With its refined cabin and quiet feel, the Buick Verano is a clear step above standard compact sedans and it rivals some significantly pricier luxury four-doors in terms of how well it filters out the world outside.
Quiet Tuning is how Buick describes the refinement applied to make the Verano more than just a Cruze Plus. The application of sound deadening in and outside of the car--triple-sealed doors, laminated window glass, an acoustic glass windshield, and numerous foams, baffles, and mats--makes the Verano a very quiet vehicle, with good isolation from road, wind, and engine roar. Even if you're pushing the Verano aggressively, on rough pavement, soft-spoken conversation is easily heard.
In other respects, the Verano is clearly Cruze kin, but with more attention to detail. The Verano makes the most of its pint-size dimensions to feel more upmarket than the Chevy. Well-shaped front seats are plush and supportive and wrapped in a nice leather trim (for an extra cost). The front seats offer excellent road trip comfort and plenty of headroom, while the rear is better for shorter trips. It's roomy enough for two, but a bit tight for three abreast. There's limited legroom compared to, say, the Buick Regal, but the Verano can definitely accommodate four adults in reasonable comfort.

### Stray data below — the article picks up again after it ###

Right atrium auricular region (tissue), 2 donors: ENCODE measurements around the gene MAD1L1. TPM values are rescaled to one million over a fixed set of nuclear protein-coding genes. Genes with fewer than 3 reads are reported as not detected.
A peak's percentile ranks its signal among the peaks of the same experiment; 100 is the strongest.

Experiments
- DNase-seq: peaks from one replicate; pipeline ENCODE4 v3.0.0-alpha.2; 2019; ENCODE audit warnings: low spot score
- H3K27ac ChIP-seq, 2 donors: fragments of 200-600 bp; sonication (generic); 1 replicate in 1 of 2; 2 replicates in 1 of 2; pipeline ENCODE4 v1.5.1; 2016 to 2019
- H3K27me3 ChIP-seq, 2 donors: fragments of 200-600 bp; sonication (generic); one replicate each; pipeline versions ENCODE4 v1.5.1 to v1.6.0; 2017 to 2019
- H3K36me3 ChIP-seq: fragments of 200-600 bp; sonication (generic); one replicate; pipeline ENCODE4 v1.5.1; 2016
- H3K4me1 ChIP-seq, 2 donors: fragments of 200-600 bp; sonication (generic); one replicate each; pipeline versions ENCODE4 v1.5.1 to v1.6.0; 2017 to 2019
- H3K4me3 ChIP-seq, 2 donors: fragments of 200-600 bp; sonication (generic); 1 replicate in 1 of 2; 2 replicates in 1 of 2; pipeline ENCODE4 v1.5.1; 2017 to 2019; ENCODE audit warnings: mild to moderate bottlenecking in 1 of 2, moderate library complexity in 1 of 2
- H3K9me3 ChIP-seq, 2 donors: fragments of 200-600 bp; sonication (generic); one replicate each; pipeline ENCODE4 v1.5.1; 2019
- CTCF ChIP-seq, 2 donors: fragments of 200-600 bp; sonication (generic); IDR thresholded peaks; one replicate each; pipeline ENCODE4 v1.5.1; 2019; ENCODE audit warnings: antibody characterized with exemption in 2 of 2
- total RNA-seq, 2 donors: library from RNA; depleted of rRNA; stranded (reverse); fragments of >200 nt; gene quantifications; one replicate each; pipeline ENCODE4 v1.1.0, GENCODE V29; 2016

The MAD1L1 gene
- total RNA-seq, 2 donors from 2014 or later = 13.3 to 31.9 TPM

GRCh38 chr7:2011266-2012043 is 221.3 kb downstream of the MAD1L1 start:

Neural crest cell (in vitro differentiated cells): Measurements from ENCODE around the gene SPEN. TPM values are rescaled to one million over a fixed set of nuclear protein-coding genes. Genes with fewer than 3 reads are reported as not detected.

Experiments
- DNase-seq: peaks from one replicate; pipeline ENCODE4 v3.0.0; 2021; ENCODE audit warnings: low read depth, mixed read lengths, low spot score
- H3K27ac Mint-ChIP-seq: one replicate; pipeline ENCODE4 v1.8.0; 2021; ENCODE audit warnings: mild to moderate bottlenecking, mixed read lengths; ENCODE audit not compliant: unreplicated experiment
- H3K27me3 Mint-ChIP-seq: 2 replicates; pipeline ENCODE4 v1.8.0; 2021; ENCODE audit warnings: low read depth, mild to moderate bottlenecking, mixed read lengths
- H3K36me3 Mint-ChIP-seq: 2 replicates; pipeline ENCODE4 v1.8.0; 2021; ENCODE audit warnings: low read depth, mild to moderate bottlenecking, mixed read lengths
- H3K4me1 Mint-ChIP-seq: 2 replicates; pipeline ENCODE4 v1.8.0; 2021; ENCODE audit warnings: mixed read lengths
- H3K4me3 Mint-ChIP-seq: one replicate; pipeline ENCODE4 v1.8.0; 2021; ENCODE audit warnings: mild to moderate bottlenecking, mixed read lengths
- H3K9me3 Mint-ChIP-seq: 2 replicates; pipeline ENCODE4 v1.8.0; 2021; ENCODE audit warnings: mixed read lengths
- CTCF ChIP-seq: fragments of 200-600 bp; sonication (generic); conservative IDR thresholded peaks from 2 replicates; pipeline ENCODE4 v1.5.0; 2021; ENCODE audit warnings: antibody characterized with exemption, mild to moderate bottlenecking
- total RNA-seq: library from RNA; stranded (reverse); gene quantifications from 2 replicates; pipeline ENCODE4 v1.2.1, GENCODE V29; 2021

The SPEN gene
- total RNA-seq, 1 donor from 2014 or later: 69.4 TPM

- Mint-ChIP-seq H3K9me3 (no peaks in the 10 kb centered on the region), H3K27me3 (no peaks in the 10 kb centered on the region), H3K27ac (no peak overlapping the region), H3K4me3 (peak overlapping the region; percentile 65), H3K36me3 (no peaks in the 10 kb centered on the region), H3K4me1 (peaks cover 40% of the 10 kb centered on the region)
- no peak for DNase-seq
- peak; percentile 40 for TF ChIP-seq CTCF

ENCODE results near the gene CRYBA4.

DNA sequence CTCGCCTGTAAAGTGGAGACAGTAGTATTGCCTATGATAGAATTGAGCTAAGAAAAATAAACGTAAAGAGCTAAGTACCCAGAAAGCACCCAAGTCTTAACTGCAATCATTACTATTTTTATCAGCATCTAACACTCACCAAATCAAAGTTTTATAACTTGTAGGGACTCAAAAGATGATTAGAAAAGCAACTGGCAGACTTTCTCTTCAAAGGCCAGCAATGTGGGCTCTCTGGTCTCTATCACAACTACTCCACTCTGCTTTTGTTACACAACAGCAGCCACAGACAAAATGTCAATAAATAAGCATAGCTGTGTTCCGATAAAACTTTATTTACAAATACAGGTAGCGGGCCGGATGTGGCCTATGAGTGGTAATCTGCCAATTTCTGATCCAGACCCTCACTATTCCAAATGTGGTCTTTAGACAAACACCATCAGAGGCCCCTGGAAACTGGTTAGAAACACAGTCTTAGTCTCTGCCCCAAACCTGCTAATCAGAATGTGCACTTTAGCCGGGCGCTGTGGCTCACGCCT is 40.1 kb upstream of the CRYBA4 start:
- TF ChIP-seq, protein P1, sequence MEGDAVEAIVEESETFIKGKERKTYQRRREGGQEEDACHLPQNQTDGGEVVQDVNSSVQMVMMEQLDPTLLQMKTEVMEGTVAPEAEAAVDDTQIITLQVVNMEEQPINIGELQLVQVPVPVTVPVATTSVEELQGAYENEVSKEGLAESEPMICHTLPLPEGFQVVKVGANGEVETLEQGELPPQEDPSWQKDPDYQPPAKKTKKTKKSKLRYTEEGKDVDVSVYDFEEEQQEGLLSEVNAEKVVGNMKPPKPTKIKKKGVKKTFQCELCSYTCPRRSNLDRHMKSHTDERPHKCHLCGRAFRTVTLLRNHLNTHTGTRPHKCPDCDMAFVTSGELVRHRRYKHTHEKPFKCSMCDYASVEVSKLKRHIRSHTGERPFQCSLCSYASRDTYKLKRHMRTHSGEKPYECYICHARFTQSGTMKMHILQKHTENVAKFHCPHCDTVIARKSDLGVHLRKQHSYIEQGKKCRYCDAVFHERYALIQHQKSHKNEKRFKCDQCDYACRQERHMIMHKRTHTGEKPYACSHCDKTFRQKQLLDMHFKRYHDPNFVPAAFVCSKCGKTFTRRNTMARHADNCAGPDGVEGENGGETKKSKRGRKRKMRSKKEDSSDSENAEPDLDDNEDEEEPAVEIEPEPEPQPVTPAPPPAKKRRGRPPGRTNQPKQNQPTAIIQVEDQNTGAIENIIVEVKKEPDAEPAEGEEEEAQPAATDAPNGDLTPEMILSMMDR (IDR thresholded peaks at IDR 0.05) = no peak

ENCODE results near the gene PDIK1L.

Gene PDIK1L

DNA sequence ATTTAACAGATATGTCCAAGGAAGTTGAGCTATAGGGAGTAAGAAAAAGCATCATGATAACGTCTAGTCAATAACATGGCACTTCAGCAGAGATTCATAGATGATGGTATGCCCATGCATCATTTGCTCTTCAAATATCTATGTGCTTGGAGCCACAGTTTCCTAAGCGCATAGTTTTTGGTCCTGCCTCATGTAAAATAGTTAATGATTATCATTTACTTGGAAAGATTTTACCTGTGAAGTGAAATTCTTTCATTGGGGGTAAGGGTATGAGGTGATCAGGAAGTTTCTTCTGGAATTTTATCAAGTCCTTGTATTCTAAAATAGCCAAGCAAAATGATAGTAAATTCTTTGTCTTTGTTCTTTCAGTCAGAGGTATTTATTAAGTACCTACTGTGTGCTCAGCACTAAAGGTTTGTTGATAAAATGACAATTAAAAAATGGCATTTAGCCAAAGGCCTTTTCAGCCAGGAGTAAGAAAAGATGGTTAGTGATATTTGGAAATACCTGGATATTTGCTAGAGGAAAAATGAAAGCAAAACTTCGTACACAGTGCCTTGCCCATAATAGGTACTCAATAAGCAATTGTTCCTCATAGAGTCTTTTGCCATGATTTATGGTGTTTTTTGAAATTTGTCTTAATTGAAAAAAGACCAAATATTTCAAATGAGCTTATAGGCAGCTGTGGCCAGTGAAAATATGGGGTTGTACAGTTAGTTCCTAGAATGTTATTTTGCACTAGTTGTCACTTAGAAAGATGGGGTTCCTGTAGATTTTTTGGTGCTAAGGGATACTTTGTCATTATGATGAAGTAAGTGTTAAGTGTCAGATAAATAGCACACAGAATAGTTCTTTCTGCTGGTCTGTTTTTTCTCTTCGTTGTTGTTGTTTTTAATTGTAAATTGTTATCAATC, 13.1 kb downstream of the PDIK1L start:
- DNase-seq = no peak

There's also ample small-item storage in the console and glove box. Trunk room is terrific and well-shaped for bulky items. The rear seatbacks flop forward nearly flat, and the lid features a wide opening.